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This is not a Suicide

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Time is irrelevant. As is destiny. I know this because I was given a choice. I witnessed what most would consider God’s power, the ability to foresee what others do, what should and will happen, what I have to do in order to either follow or mold my own path.

Sitting here on my bed, back and head rested against the wall of my room; this isn’t a suicide. Though most would consider it. Because if you knew how you were going to die, and still faced it head on, -with no intentions of turning away-, then wouldn’t that be considered as willingly giving ones life?

But that’s not the way I see it.
You see, Frank helped me realize this very fact.

He was the object of my discourse, the victim of my curse. I was given plenty of choices, but he stood there, tall and merciless, leading me to my own personal hell on earth. Maybe it was his way of getting back at me for ending him. Maybe the god’s gave him another chance by throwing me through time to prevent the bullet that lodged into his right eye, the one I gave him without hesitation after running over Gretchen.

And perhaps, if there is a God, this was their way of keeping me from ruining my life as well.

I would have been trailed as an insane criminal. They would have locked me in an airtight asylum where I’d never be able to leave, stuck within white walls and floors and scrubs until the walls stained with hallucinogen red. They say those places are so secure and far up their asses that even shoelaces aren’t allowed. I wonder if they’d be able to stop me from bashing my head against the concrete wall in time during the night hours, where they would probably keep all of us locked in until morning come. And then there they’d find me, a heap of a teenage mess with distant dreams and a caved in skull- shards of bone impossibly embedded into my brain; it’d take a lot of wit and strength to keep at it despite the pain. And I’m not one for pain, but I’m sure I’d go through with it if it meant being stuck with your delusion and doped on a variety of meds.

That thought came to me when I sat at the hood of my moms car, watching the vast expanse of natural lands, while Gretchen forever slept in the passenger seat behind me, as a jet engine in the distance started to fall from the sky.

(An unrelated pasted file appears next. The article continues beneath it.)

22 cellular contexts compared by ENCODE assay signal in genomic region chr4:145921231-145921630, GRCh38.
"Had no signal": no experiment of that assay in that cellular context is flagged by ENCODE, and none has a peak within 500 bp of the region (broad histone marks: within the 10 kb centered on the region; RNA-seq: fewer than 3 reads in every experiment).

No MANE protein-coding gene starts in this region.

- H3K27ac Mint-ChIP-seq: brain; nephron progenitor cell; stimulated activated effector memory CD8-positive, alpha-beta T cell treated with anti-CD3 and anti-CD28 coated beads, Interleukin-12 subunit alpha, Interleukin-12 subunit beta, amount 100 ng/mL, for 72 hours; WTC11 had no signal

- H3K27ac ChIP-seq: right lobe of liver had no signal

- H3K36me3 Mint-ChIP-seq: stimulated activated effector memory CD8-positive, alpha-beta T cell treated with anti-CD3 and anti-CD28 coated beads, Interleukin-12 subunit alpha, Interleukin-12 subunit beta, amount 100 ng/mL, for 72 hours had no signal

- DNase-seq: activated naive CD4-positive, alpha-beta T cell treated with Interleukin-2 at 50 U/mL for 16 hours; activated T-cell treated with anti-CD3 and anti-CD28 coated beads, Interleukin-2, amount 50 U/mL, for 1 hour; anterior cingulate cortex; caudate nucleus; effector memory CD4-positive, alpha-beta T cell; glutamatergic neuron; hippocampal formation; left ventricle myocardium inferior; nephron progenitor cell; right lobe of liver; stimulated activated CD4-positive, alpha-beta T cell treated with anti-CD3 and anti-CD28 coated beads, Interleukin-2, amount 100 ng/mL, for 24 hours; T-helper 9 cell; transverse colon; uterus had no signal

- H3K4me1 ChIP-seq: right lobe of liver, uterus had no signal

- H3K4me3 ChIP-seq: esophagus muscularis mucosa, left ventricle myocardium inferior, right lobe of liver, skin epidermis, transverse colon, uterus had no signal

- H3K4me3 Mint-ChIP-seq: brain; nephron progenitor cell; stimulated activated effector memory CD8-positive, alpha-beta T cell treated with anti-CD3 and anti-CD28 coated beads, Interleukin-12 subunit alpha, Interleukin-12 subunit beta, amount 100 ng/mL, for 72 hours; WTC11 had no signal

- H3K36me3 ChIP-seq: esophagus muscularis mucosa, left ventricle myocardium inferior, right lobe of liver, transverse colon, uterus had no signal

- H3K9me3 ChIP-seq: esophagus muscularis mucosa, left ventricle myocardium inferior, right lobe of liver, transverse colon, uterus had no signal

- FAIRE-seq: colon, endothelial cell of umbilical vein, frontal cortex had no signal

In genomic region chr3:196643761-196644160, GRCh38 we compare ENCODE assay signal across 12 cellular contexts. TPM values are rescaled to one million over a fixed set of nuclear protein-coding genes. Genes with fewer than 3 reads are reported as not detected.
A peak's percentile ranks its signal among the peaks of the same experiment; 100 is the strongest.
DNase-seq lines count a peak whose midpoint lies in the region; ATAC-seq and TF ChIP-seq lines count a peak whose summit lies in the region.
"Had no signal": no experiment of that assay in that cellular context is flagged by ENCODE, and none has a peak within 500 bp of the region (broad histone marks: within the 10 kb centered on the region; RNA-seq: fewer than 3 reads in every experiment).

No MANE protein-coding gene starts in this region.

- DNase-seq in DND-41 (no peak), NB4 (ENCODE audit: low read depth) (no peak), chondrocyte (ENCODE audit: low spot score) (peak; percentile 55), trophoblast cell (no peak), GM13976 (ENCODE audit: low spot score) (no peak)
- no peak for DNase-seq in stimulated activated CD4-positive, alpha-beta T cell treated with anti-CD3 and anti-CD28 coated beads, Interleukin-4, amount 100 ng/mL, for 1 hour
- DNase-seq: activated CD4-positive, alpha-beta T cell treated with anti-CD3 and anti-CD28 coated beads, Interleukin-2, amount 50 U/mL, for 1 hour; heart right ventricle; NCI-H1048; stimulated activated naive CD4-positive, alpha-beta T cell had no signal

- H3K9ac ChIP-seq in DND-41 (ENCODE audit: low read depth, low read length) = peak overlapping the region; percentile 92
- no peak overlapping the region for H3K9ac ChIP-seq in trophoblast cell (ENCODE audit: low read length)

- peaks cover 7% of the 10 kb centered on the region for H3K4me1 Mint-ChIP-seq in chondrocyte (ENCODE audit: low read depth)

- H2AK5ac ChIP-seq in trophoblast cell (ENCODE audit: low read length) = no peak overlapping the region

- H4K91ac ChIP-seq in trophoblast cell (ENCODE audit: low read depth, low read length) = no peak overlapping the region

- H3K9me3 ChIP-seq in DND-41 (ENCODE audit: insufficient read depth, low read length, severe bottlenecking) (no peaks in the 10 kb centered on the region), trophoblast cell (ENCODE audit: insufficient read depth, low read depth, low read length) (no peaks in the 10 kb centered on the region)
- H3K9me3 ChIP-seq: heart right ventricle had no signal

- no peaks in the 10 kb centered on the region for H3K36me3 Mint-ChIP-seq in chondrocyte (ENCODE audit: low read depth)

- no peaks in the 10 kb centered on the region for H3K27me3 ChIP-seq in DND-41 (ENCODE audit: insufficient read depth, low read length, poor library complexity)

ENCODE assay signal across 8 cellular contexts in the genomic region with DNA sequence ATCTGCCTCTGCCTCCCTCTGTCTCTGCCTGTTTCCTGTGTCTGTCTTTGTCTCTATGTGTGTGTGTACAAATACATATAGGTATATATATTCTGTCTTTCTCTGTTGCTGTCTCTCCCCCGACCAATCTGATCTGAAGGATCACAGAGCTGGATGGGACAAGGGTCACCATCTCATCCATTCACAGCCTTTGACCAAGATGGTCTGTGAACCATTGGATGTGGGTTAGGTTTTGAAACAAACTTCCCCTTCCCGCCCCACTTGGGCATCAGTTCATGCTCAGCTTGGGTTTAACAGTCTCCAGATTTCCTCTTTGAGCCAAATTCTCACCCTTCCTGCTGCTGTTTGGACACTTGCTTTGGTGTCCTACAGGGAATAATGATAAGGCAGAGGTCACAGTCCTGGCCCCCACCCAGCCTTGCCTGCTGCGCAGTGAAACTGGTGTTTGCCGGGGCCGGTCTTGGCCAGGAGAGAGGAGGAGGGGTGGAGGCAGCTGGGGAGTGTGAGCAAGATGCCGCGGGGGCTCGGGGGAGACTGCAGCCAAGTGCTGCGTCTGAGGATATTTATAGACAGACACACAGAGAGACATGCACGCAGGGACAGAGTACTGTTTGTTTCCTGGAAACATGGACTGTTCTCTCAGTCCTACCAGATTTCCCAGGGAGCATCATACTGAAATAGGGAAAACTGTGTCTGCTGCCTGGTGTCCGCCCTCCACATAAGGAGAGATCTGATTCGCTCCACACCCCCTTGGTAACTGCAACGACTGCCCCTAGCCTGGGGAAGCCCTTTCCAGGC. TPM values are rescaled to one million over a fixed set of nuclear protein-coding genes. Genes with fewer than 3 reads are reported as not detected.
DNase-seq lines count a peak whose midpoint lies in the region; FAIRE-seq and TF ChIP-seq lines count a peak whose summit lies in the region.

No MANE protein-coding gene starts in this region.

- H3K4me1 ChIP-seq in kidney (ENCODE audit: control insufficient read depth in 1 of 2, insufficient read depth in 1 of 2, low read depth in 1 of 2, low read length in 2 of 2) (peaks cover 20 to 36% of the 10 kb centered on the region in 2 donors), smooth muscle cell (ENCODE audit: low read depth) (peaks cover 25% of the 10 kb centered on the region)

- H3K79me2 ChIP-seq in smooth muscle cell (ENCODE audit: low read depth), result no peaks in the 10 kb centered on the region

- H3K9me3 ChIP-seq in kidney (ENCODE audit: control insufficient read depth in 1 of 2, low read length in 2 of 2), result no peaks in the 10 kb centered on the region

It’s pretty amazing, though, if one can think it through clearly. The story of the jet engine was completely my doing. But Frank’s intervening ended up saving me, but killing him. He knew what would happen if I wasn’t there, he knew he’d die, knew that time would loop his third sequence before my second. And yet, he still led me from my own doing, and I got to witness the reason for my death.

It wasn’t because I was manic, or because I had lost everything. But because it had to happen. It was me defying my path, the one created for me. And in doing that, I set everything off course. People got sick and sad because of me, people died because of me, and I ended up alone, because I kept living. I was just one of the lucky few who got to live a life that I would have missed if I had remained asleep in my room the first time the engine crashed in.

So perhaps this is an act of heroics. My accepting my fate keeps others alive, keeps them from being sad, and keeps me from being alone.

I didn’t care about those in the house who could hear me laugh like a maniac, or if my last words to my sister and mother were offensive. Because there was no time to walk to them and apologize, and there was no reason to, because as my laughs faded but my smile remained, I realized, that’s just who I am. A messed up kid in Middlesex Virginia, alone but never forgotten because of his messed up mind and the way it all ended.

Because, really, who forgets the story of the teenage boy who was ‘tragically’ taken from this world because of an engine that had no plane, one that seemed to have just fallen from the sky, one that also flattened and scooped half of my back as it went through roof and ground.

All my doing. And it was funny, it really was. I laughed because of the irony. Because I knew the answer to the big mystery.

Where did the part come from? I did it. I sent it full speed course towards my room. I staged my own death. And isn’t that just so comical? Perhaps it’s ingenious. Or maybe just cruel.

But this isn’t my suicide. Because this is how it was supposed to happen.

I just lucked out and got the chance to live through it once, to see what happens when you fuck with fate.

And I have Frank, the little shit, to thank for that.